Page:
Descriptive statistics are reported as mean and SD/SE for normally distributed continuous variables, else median with 25 and 75th percentiles, and number and percentage for the categorical variables. The comparison of specific characteristics between the three groups was performed using analysis of variance for normally distributed data. Post-hoc multiple comparisons were performed using the Bonferroni correction. For the non-normally distributed data, the Kruskal–Wallis test was used to compare between the three groups and the Mann–Whitney U-test for two group comparisons. Age-adjusted analyses for between-group differences in muscle strength and contractile quality at various angular velocities were performed using ANCOVA. Multivariate linear regression analysis was performed to find the association between muscle strength and contractile quality for isokinetic strength (60 degree/s) in T2D, PD compared to controls, adjusted for age, percent fat and PAL. The relationships between LMM, strength and contractile quality with FBG, HbA1c, HOMA-IR were assessed using correlation coefficient analyses. Partial correlations were adjusted for age. In all analyses, P < 5% was considered statistically significant. All analyses were performed using SPSS version 24.0.


Among 224 participants enrolled in the study, 24.5, 55.8, and 19.6% belonged to the T2D, PD and healthy control groups, respectively. The average self-reported duration of T2D was 3.0 ± 1.5 years. Overall, the mean age of the study subjects was 39.2 ± 10.8 years. Descriptive statistics for the characteristics of study subjects by study groups are presented in Table 1. The mean age of the study subjects was significantly different across the study groups with controls being the youngest.


Table 1. Descriptive statistics of the study groups.

There was no significant difference in the mean BMI, percent fat and total lean mass between the groups (Table 1). The mean android fat and muscle to fat ratio were significantly different between PD and control groups with no significant difference between T2D and prediabetes groups. The AMI was similar across the study groups. The reported levels of physical activity were significantly different between the PD and T2D groups. The AMI for T2D and PD study groups were not ≤ 2 SD of the young control mean values.

Basal plasma insulin levels were not significantly different between the groups. Mean FBG, HbA1c, and HOMA -IR were significantly higher in T2D compared to PD and control groups, with no significant difference between PD and control groups. Mean HOMA β was significantly lower in T2D compared to PD and control groups.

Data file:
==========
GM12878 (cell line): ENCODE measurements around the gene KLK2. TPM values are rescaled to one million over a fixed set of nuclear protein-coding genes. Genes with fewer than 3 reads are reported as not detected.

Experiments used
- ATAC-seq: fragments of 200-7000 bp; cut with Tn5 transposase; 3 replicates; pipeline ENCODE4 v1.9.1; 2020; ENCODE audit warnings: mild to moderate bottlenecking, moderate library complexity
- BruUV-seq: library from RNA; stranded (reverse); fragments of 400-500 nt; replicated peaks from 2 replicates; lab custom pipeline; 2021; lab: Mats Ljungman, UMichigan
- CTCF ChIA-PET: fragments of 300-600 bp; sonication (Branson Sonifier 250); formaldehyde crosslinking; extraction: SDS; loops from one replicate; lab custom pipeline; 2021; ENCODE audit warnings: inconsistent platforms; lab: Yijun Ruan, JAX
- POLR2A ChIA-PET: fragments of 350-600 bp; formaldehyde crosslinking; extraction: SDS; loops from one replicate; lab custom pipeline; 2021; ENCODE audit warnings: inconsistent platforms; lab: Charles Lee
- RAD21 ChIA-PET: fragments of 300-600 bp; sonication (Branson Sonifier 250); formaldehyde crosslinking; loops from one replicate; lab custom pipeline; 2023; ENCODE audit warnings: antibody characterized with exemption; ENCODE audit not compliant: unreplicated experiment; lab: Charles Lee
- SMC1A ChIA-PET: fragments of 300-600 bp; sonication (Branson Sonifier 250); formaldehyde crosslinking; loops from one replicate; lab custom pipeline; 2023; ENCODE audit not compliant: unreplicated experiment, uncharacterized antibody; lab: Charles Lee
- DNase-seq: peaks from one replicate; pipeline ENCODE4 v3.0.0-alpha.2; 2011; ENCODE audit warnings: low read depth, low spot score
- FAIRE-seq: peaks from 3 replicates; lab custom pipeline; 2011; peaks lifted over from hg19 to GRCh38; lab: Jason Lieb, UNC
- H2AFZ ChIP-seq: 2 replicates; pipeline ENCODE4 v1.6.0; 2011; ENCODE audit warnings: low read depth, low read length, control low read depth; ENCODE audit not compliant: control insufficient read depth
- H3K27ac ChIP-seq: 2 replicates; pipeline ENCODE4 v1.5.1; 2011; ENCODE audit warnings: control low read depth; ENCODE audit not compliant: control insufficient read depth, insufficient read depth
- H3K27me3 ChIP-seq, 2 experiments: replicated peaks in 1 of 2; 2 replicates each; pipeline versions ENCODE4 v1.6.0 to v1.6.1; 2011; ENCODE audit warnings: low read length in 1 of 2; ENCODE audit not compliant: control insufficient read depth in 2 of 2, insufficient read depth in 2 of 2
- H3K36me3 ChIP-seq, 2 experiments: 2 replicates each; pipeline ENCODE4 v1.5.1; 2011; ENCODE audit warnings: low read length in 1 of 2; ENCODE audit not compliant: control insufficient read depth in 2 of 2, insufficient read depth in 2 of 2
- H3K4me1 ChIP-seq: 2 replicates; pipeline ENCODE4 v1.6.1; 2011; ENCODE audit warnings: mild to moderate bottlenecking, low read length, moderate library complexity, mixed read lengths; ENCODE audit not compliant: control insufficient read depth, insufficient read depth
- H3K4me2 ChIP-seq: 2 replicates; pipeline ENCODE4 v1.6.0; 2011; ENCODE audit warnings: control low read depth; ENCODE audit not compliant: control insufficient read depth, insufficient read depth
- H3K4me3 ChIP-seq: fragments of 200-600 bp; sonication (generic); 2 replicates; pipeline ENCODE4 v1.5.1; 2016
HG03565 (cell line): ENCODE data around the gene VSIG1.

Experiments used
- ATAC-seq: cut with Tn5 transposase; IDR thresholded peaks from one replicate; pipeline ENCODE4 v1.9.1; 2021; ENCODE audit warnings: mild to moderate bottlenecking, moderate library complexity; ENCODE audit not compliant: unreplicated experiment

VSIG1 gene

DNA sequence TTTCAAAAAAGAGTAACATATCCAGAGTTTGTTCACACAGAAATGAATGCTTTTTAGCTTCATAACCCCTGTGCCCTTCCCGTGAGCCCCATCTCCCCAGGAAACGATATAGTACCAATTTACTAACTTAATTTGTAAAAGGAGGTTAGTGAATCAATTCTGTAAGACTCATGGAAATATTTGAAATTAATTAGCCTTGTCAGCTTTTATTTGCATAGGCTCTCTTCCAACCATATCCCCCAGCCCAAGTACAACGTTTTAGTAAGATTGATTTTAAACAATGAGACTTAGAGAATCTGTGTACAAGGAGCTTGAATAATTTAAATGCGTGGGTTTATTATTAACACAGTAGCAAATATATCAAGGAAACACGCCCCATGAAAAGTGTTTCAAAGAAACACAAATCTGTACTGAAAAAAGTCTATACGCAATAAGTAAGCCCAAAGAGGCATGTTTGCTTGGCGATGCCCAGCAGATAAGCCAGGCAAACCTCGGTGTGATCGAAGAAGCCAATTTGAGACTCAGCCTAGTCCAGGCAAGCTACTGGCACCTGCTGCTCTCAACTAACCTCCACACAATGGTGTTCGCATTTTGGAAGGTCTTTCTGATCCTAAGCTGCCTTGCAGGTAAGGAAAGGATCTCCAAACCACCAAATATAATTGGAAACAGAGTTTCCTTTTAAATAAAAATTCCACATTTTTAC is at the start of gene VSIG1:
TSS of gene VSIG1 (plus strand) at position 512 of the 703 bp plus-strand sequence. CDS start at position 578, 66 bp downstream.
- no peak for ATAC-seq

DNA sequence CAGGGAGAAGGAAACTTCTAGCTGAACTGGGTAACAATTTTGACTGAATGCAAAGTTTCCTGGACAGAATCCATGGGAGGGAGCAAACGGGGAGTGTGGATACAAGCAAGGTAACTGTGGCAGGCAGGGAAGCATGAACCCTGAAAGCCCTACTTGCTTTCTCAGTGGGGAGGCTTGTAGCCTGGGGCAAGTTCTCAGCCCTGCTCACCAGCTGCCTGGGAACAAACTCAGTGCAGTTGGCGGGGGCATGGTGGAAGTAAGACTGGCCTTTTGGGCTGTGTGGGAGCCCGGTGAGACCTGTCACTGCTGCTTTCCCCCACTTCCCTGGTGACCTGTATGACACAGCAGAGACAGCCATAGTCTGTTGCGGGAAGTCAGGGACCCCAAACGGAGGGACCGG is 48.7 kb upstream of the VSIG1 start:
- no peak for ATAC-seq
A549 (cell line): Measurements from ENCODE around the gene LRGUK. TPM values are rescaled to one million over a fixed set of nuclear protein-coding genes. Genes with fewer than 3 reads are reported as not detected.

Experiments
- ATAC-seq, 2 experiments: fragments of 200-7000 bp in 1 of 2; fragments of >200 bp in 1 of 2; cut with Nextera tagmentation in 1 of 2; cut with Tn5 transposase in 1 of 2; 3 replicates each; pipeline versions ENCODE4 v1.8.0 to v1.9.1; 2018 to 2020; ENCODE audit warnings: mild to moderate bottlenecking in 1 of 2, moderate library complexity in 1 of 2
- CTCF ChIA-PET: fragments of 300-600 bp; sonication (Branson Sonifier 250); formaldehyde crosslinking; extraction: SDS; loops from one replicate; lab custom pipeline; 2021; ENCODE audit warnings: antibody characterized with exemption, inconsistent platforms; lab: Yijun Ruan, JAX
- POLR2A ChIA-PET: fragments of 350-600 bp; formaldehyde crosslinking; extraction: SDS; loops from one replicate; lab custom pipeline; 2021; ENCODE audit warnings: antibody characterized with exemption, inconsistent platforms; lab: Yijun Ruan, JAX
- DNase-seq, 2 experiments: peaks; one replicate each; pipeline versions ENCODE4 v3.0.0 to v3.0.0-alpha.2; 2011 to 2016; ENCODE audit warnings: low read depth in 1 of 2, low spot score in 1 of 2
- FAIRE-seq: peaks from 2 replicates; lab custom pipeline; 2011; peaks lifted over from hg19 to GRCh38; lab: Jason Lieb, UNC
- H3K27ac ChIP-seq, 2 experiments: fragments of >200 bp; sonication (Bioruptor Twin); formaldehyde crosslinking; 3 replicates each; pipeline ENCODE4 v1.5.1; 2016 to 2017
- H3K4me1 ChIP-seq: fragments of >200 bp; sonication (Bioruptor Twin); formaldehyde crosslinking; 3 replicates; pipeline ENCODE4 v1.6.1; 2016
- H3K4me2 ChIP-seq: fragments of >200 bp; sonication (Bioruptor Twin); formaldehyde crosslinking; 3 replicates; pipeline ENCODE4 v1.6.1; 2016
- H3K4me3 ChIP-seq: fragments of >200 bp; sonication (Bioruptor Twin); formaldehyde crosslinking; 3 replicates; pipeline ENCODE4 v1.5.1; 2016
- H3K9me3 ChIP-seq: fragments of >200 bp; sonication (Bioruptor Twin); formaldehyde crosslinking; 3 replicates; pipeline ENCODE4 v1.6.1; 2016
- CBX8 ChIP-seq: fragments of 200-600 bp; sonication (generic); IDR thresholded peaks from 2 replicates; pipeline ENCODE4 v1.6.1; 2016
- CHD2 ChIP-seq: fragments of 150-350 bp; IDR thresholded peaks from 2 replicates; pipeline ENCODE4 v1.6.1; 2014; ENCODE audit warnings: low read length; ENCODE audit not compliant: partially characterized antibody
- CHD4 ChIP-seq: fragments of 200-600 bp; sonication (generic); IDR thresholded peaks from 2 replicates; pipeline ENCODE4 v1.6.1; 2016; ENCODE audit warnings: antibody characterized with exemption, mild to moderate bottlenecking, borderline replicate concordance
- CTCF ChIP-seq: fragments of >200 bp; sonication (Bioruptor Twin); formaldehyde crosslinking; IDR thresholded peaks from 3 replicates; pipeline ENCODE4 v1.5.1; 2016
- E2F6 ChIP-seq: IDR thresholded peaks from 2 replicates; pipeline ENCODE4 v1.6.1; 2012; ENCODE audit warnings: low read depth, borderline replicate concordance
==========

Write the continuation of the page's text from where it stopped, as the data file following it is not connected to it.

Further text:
The comparison of LMM between the study groups is represented in Figure 1A. Mean LMM was not significantly different between the groups (p = 0.07). The comparison of muscle strength and contractile quality between the study groups at the different angular velocities is shown in Figures 1B,C, respectively. There was no significant association between age with muscle strength, and contractile quality (ρ = −0.11, P = 0.11; ρ = −0.12, P = 0.08). However, age was significantly different between the study groups. When an age-adjusted analysis was performed the data still showed significant differences in absolute muscle strength (torque) and strength normalized for muscle mass (contractie quality) between the study groups (p ≤ 0.01) across all angular velocities. Age-adjusted results revealed that both maximal muscle strength and contractile quality were significantly lower in T2D and PD groups compared to the control group (p ≤ 0.01). However, there were no significant differences between the T2D and PD groups in any of the functional measurements. Muscle strength and contractile quality derived from isometric (0 degree) and isokinetic (60 degree) were compared between the three groups using multiple linear regression adjusting for different covariates (Table 2). After adjusting for age, percent fat and PAL as co-variates, muscle strength (β = −24.6, 95% CI −35.9 to −13.2 for isometric; β = −17.2, 95% CI −26.5 to −8.0 for isokinetic) and contractile quality (β = −2.75; 95% CI −4.02 to −1.47 for isometric; β = −2.04; 95% CI −3.12 to −0.95; for isokinetic) were significantly lower in PD compared to controls with no significant difference between PD and T2D or Control and T2D. There was a significant correlation between skeletal muscle strength and contractile quality with the duration of type 2 diabetes (ρ = −0.33, P = 0.04; ρ = −0.34, P = 0.03). After adjusting the same with age, body fat and PAL in regression analysis the significance disappears (β = −4.18, p = 0.06; β = −0.10, p = 0.17).